Box Office: ‘Minions: The Rise of Gru’ Shatters July 4th Holiday Records With $125.1 Million Debut

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UPDATED:Minions: The Rise of Gru” set off fireworks at the box office, collecting $107 million from 4,391 North American theaters over the weekend. By the time July 4th rolled around on Monday, the animated family film reached a sizable $125.1 million.

With those returns, “The Rise of Gru” smashed the record for the highest film opening over Independence Day, overtaking Paramount’s 2011 blockbuster “Transformers: Dark of the Moon” ($115.9 million over the extended holiday weekend).

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Ticket sales for the fifth installment in Universal and Illumination’s popular “Despicable Me” franchise are a comforting sign that family crowds haven’t entirely forgotten about movie theaters. After Disney’s Pixar film “Lightyear” fell short of expectations, Hollywood had been looking at “Minions: The Rise of Gru” to test the viability of animated flicks on the big screen. That’s because moviegoers with young kids — a demographic that’s vital in driving overall box office revenues — had returned only in fits and starts during the pandemic.

Impressively, “Rise of Gru” almost matched its predecessor, 2015’s Minions” ($115 million over three days), in terms of opening weekend returns.

“This is a sensational opening,” says David A. Gross, who runs the movie consulting firm Franchise Entertainment Research. “Family animation, more than any other genre, has struggled to find its footing during the pandemic. This weekend, ‘Minions’ is breaking through and big animation is back in business.”

Overall, Fourth of July ticket sales are another encouraging sign that moviegoing is slowly but surely rebounding from COVID-19. In 2021, overall revenues around Independence Day tallied just $69 million as 20% of theaters were closed. Historically, the holiday that celebrates all things America can bring in between $150 million and $200 million at the box office, according to Comscore. This year, ticket sales are expected to fall between $190 million and $200 million from Friday and Sunday and look to hit $250 million by Monday.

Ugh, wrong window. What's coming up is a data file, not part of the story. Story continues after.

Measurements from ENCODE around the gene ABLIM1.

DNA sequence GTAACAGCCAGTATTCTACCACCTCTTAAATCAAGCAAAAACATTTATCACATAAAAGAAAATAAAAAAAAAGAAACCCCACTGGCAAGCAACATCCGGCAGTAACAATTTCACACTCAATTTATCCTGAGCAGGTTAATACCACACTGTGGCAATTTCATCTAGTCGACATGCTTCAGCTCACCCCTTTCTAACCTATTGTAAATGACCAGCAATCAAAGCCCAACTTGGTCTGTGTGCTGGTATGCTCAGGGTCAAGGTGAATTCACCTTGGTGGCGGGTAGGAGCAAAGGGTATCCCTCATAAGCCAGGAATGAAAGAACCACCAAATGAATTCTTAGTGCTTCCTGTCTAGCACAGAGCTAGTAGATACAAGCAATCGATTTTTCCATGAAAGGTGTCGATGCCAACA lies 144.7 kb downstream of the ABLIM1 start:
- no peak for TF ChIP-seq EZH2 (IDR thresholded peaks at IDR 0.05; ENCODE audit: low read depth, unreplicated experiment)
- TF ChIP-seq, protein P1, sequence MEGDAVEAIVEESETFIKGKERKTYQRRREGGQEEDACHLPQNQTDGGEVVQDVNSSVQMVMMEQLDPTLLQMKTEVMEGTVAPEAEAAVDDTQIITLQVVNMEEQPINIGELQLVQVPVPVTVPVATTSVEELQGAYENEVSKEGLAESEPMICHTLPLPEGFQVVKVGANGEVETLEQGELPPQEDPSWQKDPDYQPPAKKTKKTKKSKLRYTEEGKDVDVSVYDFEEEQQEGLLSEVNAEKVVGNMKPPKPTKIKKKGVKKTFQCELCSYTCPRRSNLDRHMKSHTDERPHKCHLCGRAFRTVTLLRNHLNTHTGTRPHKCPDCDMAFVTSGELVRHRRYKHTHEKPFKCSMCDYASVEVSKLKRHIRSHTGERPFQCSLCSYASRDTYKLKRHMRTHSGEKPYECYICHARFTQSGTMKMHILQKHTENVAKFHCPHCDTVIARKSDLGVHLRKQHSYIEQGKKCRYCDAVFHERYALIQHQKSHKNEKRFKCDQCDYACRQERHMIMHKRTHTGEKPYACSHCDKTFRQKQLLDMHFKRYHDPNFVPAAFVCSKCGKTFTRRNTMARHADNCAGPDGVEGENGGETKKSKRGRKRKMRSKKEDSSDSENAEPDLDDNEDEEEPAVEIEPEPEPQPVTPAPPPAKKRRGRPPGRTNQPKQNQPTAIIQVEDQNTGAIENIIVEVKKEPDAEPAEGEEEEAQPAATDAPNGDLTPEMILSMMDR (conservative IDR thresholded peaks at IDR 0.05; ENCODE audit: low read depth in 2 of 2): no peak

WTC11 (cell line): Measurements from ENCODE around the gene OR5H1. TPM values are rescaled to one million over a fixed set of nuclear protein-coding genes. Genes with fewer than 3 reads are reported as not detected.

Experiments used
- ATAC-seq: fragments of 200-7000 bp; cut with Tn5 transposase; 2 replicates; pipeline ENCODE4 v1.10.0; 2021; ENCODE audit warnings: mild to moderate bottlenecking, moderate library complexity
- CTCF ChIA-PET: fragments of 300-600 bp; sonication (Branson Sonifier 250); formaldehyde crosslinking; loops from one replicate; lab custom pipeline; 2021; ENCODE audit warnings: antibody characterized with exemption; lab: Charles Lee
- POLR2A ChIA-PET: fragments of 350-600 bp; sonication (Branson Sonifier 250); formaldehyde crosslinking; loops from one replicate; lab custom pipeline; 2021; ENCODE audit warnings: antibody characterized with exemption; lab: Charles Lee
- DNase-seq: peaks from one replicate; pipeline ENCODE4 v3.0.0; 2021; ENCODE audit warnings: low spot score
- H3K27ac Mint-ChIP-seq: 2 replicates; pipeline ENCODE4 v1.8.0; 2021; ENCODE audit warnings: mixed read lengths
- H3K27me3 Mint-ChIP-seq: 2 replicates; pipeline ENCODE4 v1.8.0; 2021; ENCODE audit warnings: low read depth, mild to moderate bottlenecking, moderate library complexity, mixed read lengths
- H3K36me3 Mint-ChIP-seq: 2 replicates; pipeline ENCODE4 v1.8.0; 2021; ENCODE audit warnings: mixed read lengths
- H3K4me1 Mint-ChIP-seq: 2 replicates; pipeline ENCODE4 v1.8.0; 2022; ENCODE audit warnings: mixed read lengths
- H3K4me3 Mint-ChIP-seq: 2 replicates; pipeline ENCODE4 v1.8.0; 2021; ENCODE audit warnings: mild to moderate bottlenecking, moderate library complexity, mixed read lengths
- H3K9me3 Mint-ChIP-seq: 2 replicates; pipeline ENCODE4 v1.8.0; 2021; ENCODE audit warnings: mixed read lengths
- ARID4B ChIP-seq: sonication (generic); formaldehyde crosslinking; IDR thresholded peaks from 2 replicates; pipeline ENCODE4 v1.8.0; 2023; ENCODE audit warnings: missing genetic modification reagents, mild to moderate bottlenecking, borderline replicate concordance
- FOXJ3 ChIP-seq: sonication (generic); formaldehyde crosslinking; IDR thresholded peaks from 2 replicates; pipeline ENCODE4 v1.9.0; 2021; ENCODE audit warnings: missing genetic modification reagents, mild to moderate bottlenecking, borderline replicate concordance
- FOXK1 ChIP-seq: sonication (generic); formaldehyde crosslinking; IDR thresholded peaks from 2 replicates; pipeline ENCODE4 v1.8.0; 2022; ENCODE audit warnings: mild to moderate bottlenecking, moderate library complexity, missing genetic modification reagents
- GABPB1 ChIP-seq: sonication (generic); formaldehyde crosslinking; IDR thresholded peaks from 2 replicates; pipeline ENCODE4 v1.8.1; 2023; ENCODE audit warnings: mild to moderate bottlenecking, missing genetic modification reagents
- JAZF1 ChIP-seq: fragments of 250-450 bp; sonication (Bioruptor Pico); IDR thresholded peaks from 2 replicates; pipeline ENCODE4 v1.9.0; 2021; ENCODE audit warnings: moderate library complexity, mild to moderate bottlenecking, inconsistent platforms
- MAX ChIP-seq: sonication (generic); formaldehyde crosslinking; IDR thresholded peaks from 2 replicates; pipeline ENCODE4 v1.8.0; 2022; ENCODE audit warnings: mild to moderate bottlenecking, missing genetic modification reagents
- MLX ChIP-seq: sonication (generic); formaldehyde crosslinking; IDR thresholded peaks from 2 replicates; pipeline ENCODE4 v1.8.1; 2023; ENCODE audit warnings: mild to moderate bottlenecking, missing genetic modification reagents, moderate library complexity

It’s promising that several movies have been able to triumph at one time. For a while, pandemic-era releases like”Spider-Man: No Way Home,” F9: The Fast Saga” and “No Time to Die” dominated the moviegoing landscape while leaving scraps for everyone else. But as audiences of all ages return to the big screen, “Minions: The Rise of Gru” was able to succeed alongside Tom Cruise’s action sequel “Top Gun: Maverick” and Universal’s dino brouhaha “Jurassic World Dominion.” With the boost in attendance, domestic revenue in June 2022 surpassed $985 million, according to Comscore, marking the biggest box office month of the pandemic. It’s a huge jump from summer 2021, in which the month of June brought back $409 million. However it still trails pre-pandemic times, when June revenues regularly surpassed $1 billion.

Illumination veteran Kyle Balda directed “Minions: The Rise of Gru,” which takes place in the 1970s as a young Gru (the baddie-turned-daddy from “Despicable Me,” voiced by Steve Carell) tries to test the waters of supervillain life. Taraji P. Henson, Michelle Yeoh, Jean-Claude Van Damme and Julie Andrews round out the voice cast. Film critics were mixed on “Minions 2,” which holds a 68% on Rotten Tomatoes, though reviews rarely matter for kids’ movies. Audiences awarded the film an “A” CinemaScore.